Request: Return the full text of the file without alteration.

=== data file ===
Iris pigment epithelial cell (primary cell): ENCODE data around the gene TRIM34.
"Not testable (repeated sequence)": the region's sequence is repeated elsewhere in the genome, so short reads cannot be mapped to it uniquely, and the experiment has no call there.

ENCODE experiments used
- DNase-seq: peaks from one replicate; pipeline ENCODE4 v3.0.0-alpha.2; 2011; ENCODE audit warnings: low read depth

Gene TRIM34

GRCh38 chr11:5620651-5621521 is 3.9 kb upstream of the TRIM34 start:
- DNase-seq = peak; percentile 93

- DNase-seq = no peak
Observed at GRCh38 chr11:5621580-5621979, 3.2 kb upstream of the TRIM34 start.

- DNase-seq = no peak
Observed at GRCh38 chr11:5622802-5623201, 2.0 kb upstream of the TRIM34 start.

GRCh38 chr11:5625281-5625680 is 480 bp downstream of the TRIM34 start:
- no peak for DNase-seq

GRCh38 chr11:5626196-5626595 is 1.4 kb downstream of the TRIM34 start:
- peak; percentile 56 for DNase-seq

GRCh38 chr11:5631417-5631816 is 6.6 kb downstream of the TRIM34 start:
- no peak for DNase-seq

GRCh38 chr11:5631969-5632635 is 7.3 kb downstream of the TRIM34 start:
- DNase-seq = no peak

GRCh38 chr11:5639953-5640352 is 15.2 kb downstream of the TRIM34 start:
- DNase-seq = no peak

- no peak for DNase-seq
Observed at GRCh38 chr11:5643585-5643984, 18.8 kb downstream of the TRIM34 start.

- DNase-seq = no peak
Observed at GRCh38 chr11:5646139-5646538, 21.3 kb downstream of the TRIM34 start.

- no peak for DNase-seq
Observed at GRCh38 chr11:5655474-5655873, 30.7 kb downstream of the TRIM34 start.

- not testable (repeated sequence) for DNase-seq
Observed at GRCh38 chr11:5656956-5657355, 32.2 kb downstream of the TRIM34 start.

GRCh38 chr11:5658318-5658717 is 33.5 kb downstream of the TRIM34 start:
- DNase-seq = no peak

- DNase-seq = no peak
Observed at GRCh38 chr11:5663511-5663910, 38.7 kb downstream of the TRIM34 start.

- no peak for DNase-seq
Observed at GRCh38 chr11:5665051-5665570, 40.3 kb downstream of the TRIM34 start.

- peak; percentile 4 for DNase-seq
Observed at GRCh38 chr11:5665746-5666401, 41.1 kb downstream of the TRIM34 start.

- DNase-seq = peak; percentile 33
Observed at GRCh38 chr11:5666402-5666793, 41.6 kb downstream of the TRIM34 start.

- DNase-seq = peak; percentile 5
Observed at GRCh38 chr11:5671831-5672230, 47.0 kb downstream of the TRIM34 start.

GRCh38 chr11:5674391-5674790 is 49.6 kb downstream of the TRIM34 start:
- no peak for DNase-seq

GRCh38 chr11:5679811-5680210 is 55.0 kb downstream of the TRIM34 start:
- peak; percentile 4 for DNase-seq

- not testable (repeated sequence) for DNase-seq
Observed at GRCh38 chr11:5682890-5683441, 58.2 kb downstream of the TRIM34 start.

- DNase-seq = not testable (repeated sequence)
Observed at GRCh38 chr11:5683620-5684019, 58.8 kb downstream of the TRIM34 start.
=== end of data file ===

Iris pigment epithelial cell (primary cell): ENCODE data around the gene TRIM34.
"Not testable (repeated sequence)": the region's sequence is repeated elsewhere in the genome, so short reads cannot be mapped to it uniquely, and the experiment has no call there.

ENCODE experiments used
- DNase-seq: peaks from one replicate; pipeline ENCODE4 v3.0.0-alpha.2; 2011; ENCODE audit warnings: low read depth

Gene TRIM34

GRCh38 chr11:5620651-5621521 is 3.9 kb upstream of the TRIM34 start:
- DNase-seq = peak; percentile 93

- DNase-seq = no peak
Observed at GRCh38 chr11:5621580-5621979, 3.2 kb upstream of the TRIM34 start.

- DNase-seq = no peak
Observed at GRCh38 chr11:5622802-5623201, 2.0 kb upstream of the TRIM34 start.

GRCh38 chr11:5625281-5625680 is 480 bp downstream of the TRIM34 start:
- no peak for DNase-seq

GRCh38 chr11:5626196-5626595 is 1.4 kb downstream of the TRIM34 start:
- peak; percentile 56 for DNase-seq

GRCh38 chr11:5631417-5631816 is 6.6 kb downstream of the TRIM34 start:
- no peak for DNase-seq

GRCh38 chr11:5631969-5632635 is 7.3 kb downstream of the TRIM34 start:
- DNase-seq = no peak

GRCh38 chr11:5639953-5640352 is 15.2 kb downstream of the TRIM34 start:
- DNase-seq = no peak

- no peak for DNase-seq
Observed at GRCh38 chr11:5643585-5643984, 18.8 kb downstream of the TRIM34 start.

- DNase-seq = no peak
Observed at GRCh38 chr11:5646139-5646538, 21.3 kb downstream of the TRIM34 start.

- no peak for DNase-seq
Observed at GRCh38 chr11:5655474-5655873, 30.7 kb downstream of the TRIM34 start.

- not testable (repeated sequence) for DNase-seq
Observed at GRCh38 chr11:5656956-5657355, 32.2 kb downstream of the TRIM34 start.

GRCh38 chr11:5658318-5658717 is 33.5 kb downstream of the TRIM34 start:
- DNase-seq = no peak

- DNase-seq = no peak
Observed at GRCh38 chr11:5663511-5663910, 38.7 kb downstream of the TRIM34 start.

- no peak for DNase-seq
Observed at GRCh38 chr11:5665051-5665570, 40.3 kb downstream of the TRIM34 start.

- peak; percentile 4 for DNase-seq
Observed at GRCh38 chr11:5665746-5666401, 41.1 kb downstream of the TRIM34 start.

- DNase-seq = peak; percentile 33
Observed at GRCh38 chr11:5666402-5666793, 41.6 kb downstream of the TRIM34 start.

- DNase-seq = peak; percentile 5
Observed at GRCh38 chr11:5671831-5672230, 47.0 kb downstream of the TRIM34 start.

GRCh38 chr11:5674391-5674790 is 49.6 kb downstream of the TRIM34 start:
- no peak for DNase-seq

GRCh38 chr11:5679811-5680210 is 55.0 kb downstream of the TRIM34 start:
- peak; percentile 4 for DNase-seq

- not testable (repeated sequence) for DNase-seq
Observed at GRCh38 chr11:5682890-5683441, 58.2 kb downstream of the TRIM34 start.

- DNase-seq = not testable (repeated sequence)
Observed at GRCh38 chr11:5683620-5684019, 58.8 kb downstream of the TRIM34 start.